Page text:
Presented by: Kenan A. Fishburne
As internships become increasingly important to students, so do concerns about related legal issues. This paper addresses several legal issues surrounding university internships and offers advice for interior design programs to help them legally protect their students and internship providers.
This research began with a literature review of internship definitions and practices from educational sources and a review of standards produced by the U.S. Department of Labor. This was followed by interviews with practicing attorneys to determine the risks associated with internships and what programs can due to mediate those risks.
Two common legal issues affecting internships include labor laws that define internships as unpaid work and student liability issues (NSEE, 2014). Literature revealed that a national debate is ongoing regarding what is and what is not considered an internship. Litigations such as the Black Swan and Charlie Rose cases utilized the Fair Labor Standards Act (Becker, 2013) under the U.S. Department of Labor, which provides a legitimacy “test” for legal unpaid internship using these criteria: the internship is not a job but an educational experience which provides value to the student but not the employer; the intern cannot displace regular workers; and both parties understand there is no entitlement for payment or a future job (U. S. Department of Labor, 2010). The National Society for Experiential Education (NSEE) states that internship programs favoring unpaid internships are outdated and actually discriminate against low-income students. They further state: “credit is for what students learn; pay is for what they provide to the field sponsor. The two are neither mutually exclusive nor conflicting” (NSEE, 2014). The National Association of Colleges and Employers (NACE) has provided a similar definition of internship, emphasizing payment for internships (NACE, 2014). It is apparent that university programs must carefully craft internship definitions based on the type of internships they offer.
Internship liability issues were also revealed as a concern. The term “liability” covers not only harm to a student but also harm the student may do to their provider. Educational institutions generally are not liable for student interns as they are not employees. While many students are covered under family liability insurance policies and many employers carry liability and errors/omissions insurance, programs must clarify who is responsible for liability. Insurance companies provide inexpensive policies that either party can obtain as needed. Paperwork signed prior to internship should require evidence of insurance and who is providing it. It can also exclude parties from liability. An “affiliation/internship” agreement is commonly used to address liability issues up front. This can be formal or informal as long it clearly states the policies of the internship program and is signed by both parties as binding.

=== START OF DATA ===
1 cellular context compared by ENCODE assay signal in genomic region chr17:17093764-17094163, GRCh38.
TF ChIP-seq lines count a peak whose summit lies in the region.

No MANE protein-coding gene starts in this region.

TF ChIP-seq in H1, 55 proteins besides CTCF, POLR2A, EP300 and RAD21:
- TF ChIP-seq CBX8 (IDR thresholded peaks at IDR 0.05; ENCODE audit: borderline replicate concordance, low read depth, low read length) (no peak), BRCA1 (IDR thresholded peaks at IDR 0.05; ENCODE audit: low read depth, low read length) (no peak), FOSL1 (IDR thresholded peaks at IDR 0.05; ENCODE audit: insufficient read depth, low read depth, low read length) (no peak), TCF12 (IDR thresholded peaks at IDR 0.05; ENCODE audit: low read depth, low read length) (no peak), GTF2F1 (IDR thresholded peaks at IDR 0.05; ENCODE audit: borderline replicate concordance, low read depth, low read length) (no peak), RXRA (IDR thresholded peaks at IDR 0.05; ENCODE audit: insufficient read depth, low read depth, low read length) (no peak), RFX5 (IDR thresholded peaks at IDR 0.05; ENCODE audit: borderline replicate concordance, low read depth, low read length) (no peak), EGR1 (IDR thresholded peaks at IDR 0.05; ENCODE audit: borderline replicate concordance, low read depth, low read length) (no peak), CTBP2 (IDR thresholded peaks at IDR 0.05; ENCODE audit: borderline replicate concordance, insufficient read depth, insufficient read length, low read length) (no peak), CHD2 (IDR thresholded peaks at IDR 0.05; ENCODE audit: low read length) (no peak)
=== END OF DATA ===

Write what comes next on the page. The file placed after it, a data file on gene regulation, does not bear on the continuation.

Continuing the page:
Multiple definitions of internship put the burden on academic programs to clearly define internships as to whether credit and/or payment are to be received. Programs are strongly advised to produce legally binding paperwork appropriate to their internship to protect both intern and employer should liability issues arise.
- Becker, C. (2013). PBS’ Charlie Rose Settles With Unpaid Interns as Lawsuits Spread. Retrieved on June 10, 2014, from http://www.reuters.com/article/2013/07/01/entertainment-us-interns-lawsuit
- U.S. Department of Labor. (2010). Wage and Hour Division Fact Sheet #71. Internship Programs Under the Fair Labor Standards Act. Retrieved on September 14, 2012, from http://www.dol.gov/whd/regs/compliance/whdfs71.htm
- National Association of College and Educators. (2014).Position Statement: U.S. Internships. Retrieved on February 14, 2014, from https://www.naceweb.org/connections/advocacy/internship_position_
- National Society for Experiential Education. (2014). Resources, NSEE Position on Unpaid Internships. Retrieved on June 2, 2014, from http://nsee.memberclicks.net/resources
- Zara, C. (2014). Internship Debate Spills Into Public Sector: University of California, San Francisco, Ordered to Pay Back Wages to Former Intern. Retrieved on February 5, 2014, from http://www.ibtimes.com/internship-debate-spills-public-sector-university